John R. Yannaccone, P.E., Principal Mechanical Engineer
Case Summary: An armored car was involved in a frontal collision with another vehicle. The guard, who was seated in the rear compartment in a forward-facing seat equipped with a lap and shoulder belt, sustained abdominal injuries similar to those seen when an occupant is restrained with only a lap belt. The guard reported that he was wearing the lap and shoulder seatbelt properly; however, during the crash his upper body was not restrained by the shoulder belt and his lower body slid forward on the seat. He was transported to the hospital where he was found to have internal abdominal injuries but little external trauma other than a contusion around his lower abdomen. The driver of the van only sustained minor abrasions and bruises and was treated and released from the emergency room.
Expert Analysis: While the injuries sustained by the guard in the rear compartment were generally consistent with him wearing the shoulder belt behind his back rather than properly over his shoulder, the guard insisted he never put the seatbelt behind him and always wore it properly. The vehicle was inspected for evidence to help establish how the guard had been wearing the seatbelt at the time of the crash. This inspection showed two long abrasions on the seatbelt webbing as well as abrasion on the latch plate and D-ring. This pattern of abrasions was inconsistent with the shoulder belt being behind the back of the occupant; however, it was also inconsistent with a seatbelt that properly functioned in the crash.
The driver’s seatbelt had more typical signs of crash loading, supporting that there was an issue with the rear seatbelt. Based on this information, the rear seatbelt was removed from the vehicle for further inspection. Once removed, the retractor was subjected to a simple tilt test, i.e., rotated to verify the function of the inertial locking mechanism. This revealed the seatbelt retractor would not lock when tipped. Disassembly of the retractor uncovered that the mechanism which senses accelerations was missing such that it had no means of locking the spool and preventing the webbing from paying out.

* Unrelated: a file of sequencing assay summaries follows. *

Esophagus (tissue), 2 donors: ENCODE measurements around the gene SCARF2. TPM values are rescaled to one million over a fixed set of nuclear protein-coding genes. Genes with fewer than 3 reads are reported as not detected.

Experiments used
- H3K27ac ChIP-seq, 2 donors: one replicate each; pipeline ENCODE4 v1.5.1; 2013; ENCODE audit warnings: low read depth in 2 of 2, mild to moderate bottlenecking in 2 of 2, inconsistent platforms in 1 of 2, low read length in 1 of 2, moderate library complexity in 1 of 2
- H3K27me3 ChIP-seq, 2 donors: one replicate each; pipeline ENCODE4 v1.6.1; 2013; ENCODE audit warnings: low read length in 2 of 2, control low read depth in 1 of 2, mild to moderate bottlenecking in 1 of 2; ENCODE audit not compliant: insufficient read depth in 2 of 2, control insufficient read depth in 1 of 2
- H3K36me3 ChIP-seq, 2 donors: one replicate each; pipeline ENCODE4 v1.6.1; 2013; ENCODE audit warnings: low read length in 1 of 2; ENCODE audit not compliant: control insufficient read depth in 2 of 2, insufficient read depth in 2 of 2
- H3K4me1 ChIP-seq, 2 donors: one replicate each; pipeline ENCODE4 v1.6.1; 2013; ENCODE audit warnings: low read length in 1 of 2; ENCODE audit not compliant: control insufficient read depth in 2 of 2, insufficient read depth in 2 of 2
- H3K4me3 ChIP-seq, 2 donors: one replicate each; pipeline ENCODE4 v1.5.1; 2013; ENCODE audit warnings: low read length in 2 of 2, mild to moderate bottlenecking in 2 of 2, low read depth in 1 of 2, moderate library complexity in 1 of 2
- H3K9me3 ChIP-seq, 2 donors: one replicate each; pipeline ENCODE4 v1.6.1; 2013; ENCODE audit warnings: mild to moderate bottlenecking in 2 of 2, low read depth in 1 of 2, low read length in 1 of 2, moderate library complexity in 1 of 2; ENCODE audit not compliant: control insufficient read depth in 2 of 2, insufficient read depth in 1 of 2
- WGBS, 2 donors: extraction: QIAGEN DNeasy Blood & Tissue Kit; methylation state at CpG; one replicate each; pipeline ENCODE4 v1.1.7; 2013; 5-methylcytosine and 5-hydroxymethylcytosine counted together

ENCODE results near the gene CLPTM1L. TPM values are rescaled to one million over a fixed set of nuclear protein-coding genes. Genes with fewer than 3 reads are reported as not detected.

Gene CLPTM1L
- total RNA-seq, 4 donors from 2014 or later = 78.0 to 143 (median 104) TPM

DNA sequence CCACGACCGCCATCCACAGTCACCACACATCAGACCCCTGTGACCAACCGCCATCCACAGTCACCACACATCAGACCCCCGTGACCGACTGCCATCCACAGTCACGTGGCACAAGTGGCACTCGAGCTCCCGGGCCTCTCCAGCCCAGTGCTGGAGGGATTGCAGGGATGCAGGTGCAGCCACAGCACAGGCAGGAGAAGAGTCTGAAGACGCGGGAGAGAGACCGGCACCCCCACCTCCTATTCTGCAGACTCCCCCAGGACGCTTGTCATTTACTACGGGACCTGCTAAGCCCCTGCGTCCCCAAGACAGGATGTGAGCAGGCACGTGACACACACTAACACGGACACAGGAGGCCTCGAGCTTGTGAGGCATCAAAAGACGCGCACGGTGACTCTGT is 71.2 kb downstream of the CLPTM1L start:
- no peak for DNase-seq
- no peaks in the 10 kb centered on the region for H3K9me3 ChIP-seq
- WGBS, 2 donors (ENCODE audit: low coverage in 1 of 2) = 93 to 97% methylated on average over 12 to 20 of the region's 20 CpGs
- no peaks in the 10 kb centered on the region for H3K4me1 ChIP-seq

Documents from the armored vehicle manufacturer, who had installed the rear seat and seatbelt, showed they purchased an off-the-shelf lap and shoulder seatbelt system to install in the rear of the vehicles. While the parts used were different from those specified on the engineering drawings for the vehicle, a parts department memorandum indicated the specified seatbelt system was no longer available and they switched to another supplier. Through the discovery process, it was found that the person responsible for installing the rear seatbelts uncovered a problem when they switched to the new seatbelts. When he installed the new system, the webbing could not be extended, so the seatbelt could not be put on. To resolve this problem, he removed the mechanism that sensed acceleration, resulting in the ability to extend the webbing. In the process, he also eliminated the means for the retractor to lock and provide restraining forces in a crash.
It was also found that no engineering change was issued, nor was an engineering review of the new seatbelt conducted. Had the armored vehicle manufacturer performed a proper engineering review, they should have discovered the issue, and therefore able to either modify the mounting of the retractor so it functioned properly or specify another retractor that could function in the original mounting location.
Result: The armored vehicle manufacturer settled the case with the plaintiff for an undisclosed sum and issued a recall of all vehicles manufactured after the seatbelt change was made, to correct the problem caused by the removal of a critical component.Categories: John R. Yannaccone | Mechanical Engineering